Articles & Podcasts

Richard Baxter, verbosity and sedition

As the ailing Richard Baxter waited in the dock, physically propped up by his friends, during his trial for sedition in 1685, he was excoriated by his judge, the notorious Lord Chief Justice Jeffreys: Richard, thou art an old fellow, and an old knave – thou hast written books enow to load a cart, every…

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Sound and the City

Rachel Willie discusses the songs of the street and introduces a new research network, ‘Soundscapes in the Early Modern World’.

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‘Compassionate Consumption’?: George Gascoigne’s The Noble Arte of Venerie or Hvnting and the Voice of the Dish

In May 2016 it was reported that the number of vegans in Britain had risen by 360% in ten years.1 A Guardian article, published in November 2018, indicated that this number will continue to increase in the coming years, with one in eight Britons now identifying as vegetarian or vegan, and 21% claiming to be…

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Shakespeare’s Peaceful Histories

You can find this treasure in the Folger archives – a photograph of a soldier marching through Vietnam, a copy of Taming of the Shrew stuck in his helmet (Fig. 1). The photo might recall the poster for Kubrick’s 1987 war film Full Metal Jacket, featuring a helmet emblazoned with both the peace symbol and…

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Author of first English novel kept it hidden for ten years – here’s why

A dense work of early English prose, strewn throughout with serious and teasing marginalia from its author, might not be the most likely candidate for stage adaptation – but this project has just been undertaken by a team of artists and academics in Sheffield. William Baldwin’s Beware the Cat, written in 1553, will be performed…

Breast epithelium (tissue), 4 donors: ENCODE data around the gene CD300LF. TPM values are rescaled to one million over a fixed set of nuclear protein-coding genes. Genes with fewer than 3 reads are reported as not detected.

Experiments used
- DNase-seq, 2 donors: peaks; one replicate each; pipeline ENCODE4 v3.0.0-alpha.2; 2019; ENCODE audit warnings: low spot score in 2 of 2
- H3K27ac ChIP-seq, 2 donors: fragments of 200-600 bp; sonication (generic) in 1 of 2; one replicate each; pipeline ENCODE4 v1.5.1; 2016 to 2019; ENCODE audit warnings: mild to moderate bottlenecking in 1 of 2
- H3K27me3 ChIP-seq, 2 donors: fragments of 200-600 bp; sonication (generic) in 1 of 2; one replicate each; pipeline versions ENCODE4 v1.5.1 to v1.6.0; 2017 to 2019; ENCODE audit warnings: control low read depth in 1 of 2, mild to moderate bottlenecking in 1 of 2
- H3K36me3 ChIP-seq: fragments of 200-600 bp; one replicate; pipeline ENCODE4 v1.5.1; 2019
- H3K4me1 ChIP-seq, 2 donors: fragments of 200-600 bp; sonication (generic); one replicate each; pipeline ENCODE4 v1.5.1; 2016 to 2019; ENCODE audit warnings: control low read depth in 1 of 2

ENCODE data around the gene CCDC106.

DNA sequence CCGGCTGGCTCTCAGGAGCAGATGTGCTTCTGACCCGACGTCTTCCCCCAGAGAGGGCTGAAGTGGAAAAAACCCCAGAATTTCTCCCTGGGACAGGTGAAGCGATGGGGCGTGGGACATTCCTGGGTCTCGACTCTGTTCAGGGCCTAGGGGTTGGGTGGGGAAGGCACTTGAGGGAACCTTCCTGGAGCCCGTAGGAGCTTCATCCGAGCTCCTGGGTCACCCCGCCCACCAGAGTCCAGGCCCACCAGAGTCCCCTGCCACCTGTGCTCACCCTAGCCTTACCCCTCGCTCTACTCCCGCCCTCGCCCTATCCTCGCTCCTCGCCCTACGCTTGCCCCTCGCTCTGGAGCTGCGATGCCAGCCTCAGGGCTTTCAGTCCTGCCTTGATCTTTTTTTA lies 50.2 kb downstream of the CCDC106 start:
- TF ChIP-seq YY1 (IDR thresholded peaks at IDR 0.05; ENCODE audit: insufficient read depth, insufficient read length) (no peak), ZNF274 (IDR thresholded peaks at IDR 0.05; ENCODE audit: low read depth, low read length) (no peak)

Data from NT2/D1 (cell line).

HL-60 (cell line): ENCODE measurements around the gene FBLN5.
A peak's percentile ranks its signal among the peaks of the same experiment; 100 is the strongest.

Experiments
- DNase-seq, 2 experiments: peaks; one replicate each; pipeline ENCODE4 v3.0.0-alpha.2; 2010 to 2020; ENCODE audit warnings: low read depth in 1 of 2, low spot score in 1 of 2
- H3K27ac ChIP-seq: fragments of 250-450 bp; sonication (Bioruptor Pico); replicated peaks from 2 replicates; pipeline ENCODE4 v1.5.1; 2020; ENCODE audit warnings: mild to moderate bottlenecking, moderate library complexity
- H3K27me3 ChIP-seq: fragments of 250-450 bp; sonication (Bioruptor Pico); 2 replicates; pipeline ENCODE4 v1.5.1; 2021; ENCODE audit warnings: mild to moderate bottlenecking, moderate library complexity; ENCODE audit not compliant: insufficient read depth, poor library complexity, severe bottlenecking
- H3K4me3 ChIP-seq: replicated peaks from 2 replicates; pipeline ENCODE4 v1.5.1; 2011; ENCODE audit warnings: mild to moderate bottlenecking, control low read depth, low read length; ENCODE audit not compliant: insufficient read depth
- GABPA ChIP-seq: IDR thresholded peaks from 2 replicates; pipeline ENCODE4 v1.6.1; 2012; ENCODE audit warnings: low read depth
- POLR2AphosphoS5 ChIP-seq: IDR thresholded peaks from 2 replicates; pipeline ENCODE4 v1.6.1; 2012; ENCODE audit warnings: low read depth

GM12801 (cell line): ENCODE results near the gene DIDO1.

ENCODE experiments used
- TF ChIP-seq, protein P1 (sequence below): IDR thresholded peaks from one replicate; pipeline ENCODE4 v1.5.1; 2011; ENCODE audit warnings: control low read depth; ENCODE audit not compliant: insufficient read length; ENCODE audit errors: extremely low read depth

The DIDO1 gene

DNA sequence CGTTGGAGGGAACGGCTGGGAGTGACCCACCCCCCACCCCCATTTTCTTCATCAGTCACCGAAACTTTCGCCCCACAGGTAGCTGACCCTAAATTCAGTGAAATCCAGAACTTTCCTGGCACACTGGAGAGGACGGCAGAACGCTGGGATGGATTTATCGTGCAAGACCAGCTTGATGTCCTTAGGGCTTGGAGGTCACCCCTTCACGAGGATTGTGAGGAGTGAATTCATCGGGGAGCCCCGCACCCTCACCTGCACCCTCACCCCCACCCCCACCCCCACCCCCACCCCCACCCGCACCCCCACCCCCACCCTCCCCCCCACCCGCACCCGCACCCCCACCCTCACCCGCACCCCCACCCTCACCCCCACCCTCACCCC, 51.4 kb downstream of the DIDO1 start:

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New documents reveal Servetus’s life as a student and teacher in Spain

Michael Servetus (c. 1511-1553) was a renowned polymath, who is an important figure in the history of many disciplines. His nontrinitarianism led him to being condemned by Catholic authorities in France and, upon fleeing to Protestant Geneva, he was burnt at the stake for heresy. Despite his significance, until recently, there were no documents about…

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Forbidden Protestant Books in Tudor Cambridge

It is a commonplace to say that the University of Cambridge was a significant seedbed for the early English Reformation. During the 1520s, new theology spread among its members. According to John Foxe, early evangelicals met at the White Horse Tavern, soon dubbed ‘Little Germany,’ and the Austin Friars, the local branch of Luther’s order,…

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Perfume and Gunpowder Podcast

On 13th September 2017 at the National Library of Ireland in Dublin, Eiléan Ní Chuilleanáin (Ireland Professor of Poetry) delivered the first in a series of three public lectures to celebrate the 50th anniversary of the Society for Renaissance Studies. The series takes Renaissance senses as its theme. Focusing upon the sense of smell, Ní…

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Zibellini as Animal-Made-Objects

What are Zibellini? Zibellini are luxury fur pieces made from the pelts of animals belonging to the weasel family, most commonly sables and martens. These objects could be draped over the shoulder, carried in the hand, or worn on the girdle by a chain connected around the neck or to the mouth of the animal….

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“Plum pottage was mere popery”: the ups and downs of Christmas in the 17th century

Despite the persistent belief that Christmas was effectively invented by the Victorians and barely bothered with by anyone before the 19th century, a bit of a delve into the literature of the 17th century yields much in the way of interesting Christmas-related curiosities. Performance has a long association with Christmas, from medieval mummers plays to Henry…

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